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Course Information

Instructor Info:Sarah Partan
Office Extension x5559
Steve Roof
Office Extension x5667
Jana Silver
Office Extension x5671
TA Info:Bryn Kelley
Joshua Reynolds
Jessa Orluk
Anna Yoors
Term: 2013F
Meeting Info: Tuesday Thursday
10:30 AM - 11:50 AM Franklin Patterson Hall (FPH) WLH
10:30 AM - 11:50 AM Franklin Patterson Hall (FPH) WLH
Friday
10:30 AM - 11:30 AM
Description:

Worried about climate change and how we will live sustainably in the future? Join us to brainstorm and assess solutions together. This will be a course for first year students interested in learning how to evaluate potential solutions to current local and global environmental and social problems. The course will be co-taught by faculty across the curriculum at Hampshire and will include both large lectures and breakout working groups. The course will be divided into modules focused on specific problems and potential solutions, such as how the arts can help educate and engage the public in making positive changes for sustainable living; whether a cap-and-trade system can reduce carbon emissions efficiently and equitably; why humans are so resistant to changing our habits; or how we might ameliorate losses to biodiversity due to climate change. In addition to engagement in readings, lectures, discussion and activities, small teams of students will be expected to explore a problem in greater depth.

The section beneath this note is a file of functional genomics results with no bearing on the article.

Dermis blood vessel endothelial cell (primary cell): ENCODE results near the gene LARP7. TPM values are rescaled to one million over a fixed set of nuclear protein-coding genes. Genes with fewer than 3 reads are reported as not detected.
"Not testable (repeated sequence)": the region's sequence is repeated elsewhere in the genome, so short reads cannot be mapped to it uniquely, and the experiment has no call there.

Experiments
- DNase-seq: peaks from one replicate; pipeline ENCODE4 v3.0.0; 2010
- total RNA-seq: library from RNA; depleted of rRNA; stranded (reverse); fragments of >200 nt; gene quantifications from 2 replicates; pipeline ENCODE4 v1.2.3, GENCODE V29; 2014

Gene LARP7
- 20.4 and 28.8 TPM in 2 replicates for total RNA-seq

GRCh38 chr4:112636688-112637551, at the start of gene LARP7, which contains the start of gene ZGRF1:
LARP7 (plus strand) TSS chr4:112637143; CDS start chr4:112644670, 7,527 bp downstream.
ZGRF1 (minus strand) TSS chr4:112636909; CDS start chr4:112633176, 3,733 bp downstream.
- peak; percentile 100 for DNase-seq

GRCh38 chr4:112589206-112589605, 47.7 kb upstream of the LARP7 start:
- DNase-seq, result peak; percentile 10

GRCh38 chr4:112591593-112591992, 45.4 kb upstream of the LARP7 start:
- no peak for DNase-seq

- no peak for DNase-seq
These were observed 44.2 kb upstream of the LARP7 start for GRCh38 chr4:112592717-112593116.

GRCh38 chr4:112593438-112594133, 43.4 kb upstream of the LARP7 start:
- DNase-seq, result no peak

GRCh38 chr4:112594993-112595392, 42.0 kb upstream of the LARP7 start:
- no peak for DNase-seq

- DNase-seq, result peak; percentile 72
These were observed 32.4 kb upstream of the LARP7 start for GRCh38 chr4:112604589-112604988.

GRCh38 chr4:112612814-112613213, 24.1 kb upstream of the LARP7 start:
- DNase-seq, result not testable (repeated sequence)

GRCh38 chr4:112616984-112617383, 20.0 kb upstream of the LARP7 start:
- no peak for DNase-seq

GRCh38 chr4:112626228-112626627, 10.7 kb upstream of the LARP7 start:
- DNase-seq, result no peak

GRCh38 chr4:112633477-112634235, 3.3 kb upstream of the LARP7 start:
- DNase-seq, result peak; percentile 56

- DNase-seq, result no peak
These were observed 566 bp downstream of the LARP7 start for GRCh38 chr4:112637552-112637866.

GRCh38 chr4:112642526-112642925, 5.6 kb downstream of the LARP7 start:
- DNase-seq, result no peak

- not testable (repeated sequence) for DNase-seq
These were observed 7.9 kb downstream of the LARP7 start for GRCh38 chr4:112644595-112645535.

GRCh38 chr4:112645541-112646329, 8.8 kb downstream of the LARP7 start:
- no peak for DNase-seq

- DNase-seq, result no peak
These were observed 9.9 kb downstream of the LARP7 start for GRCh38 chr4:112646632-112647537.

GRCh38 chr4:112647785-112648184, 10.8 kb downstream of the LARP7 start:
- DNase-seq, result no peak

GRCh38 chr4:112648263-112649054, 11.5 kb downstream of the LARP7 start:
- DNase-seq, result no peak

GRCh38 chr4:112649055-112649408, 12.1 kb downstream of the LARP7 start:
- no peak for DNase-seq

Course Objectives:

In this class students will:

  • Identify the problems we face associated with climate change.
  • Evaluate potential solutions to current local, global, environmental and social problems which have emerged due to climate change and sustainability.
  • Practice brainstorming techniques as a vehicle towards potential solutions.
  • Increase their knowledge of climate change, sustainability and social injustice/ethics.
  • Learn to understand common barriers and stumbling blocks to attempted solutions.
  • Explore how individuals and organizations are working to educate the public through environmental education, theater and visual arts for social change.
  • Discover methods to increase green marketing and entrepreneurship.
  • Determine ways they can make a difference in their day-to-day lives.
  • Learn to think across disciplinary boundaries.
Evaluation Criteria: